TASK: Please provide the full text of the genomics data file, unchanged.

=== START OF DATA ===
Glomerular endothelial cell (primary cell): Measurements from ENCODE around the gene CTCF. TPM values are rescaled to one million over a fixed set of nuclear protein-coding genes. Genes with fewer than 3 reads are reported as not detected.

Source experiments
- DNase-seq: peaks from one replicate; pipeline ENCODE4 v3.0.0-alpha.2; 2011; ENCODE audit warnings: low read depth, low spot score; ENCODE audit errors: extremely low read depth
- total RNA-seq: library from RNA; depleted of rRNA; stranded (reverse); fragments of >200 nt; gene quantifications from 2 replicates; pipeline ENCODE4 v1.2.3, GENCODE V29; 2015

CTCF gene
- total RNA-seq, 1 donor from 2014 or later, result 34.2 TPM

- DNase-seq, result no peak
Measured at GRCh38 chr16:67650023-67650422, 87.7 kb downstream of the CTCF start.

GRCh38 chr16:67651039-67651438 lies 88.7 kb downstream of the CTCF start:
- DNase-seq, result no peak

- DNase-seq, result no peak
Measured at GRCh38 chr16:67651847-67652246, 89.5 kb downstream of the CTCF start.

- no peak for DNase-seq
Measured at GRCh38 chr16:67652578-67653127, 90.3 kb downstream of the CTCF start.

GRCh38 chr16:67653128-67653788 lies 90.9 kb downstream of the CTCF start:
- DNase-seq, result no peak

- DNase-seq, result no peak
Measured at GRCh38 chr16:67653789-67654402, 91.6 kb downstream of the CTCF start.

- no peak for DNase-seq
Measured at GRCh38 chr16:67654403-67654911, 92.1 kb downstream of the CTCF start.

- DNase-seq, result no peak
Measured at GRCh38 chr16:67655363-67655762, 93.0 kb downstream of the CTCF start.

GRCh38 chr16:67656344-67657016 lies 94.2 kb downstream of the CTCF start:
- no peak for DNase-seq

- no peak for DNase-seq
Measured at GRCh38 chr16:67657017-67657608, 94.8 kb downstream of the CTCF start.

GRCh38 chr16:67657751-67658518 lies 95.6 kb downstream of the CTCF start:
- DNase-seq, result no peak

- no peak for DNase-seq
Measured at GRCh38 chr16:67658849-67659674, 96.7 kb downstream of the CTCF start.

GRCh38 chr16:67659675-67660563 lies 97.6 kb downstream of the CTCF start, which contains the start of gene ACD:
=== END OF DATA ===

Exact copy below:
Glomerular endothelial cell (primary cell): Measurements from ENCODE around the gene CTCF. TPM values are rescaled to one million over a fixed set of nuclear protein-coding genes. Genes with fewer than 3 reads are reported as not detected.

Source experiments
- DNase-seq: peaks from one replicate; pipeline ENCODE4 v3.0.0-alpha.2; 2011; ENCODE audit warnings: low read depth, low spot score; ENCODE audit errors: extremely low read depth
- total RNA-seq: library from RNA; depleted of rRNA; stranded (reverse); fragments of >200 nt; gene quantifications from 2 replicates; pipeline ENCODE4 v1.2.3, GENCODE V29; 2015

CTCF gene
- total RNA-seq, 1 donor from 2014 or later, result 34.2 TPM

- DNase-seq, result no peak
Measured at GRCh38 chr16:67650023-67650422, 87.7 kb downstream of the CTCF start.

GRCh38 chr16:67651039-67651438 lies 88.7 kb downstream of the CTCF start:
- DNase-seq, result no peak

- DNase-seq, result no peak
Measured at GRCh38 chr16:67651847-67652246, 89.5 kb downstream of the CTCF start.

- no peak for DNase-seq
Measured at GRCh38 chr16:67652578-67653127, 90.3 kb downstream of the CTCF start.

GRCh38 chr16:67653128-67653788 lies 90.9 kb downstream of the CTCF start:
- DNase-seq, result no peak

- DNase-seq, result no peak
Measured at GRCh38 chr16:67653789-67654402, 91.6 kb downstream of the CTCF start.

- no peak for DNase-seq
Measured at GRCh38 chr16:67654403-67654911, 92.1 kb downstream of the CTCF start.

- DNase-seq, result no peak
Measured at GRCh38 chr16:67655363-67655762, 93.0 kb downstream of the CTCF start.

GRCh38 chr16:67656344-67657016 lies 94.2 kb downstream of the CTCF start:
- no peak for DNase-seq

- no peak for DNase-seq
Measured at GRCh38 chr16:67657017-67657608, 94.8 kb downstream of the CTCF start.

GRCh38 chr16:67657751-67658518 lies 95.6 kb downstream of the CTCF start:
- DNase-seq, result no peak

- no peak for DNase-seq
Measured at GRCh38 chr16:67658849-67659674, 96.7 kb downstream of the CTCF start.

GRCh38 chr16:67659675-67660563 lies 97.6 kb downstream of the CTCF start, which contains the start of gene ACD: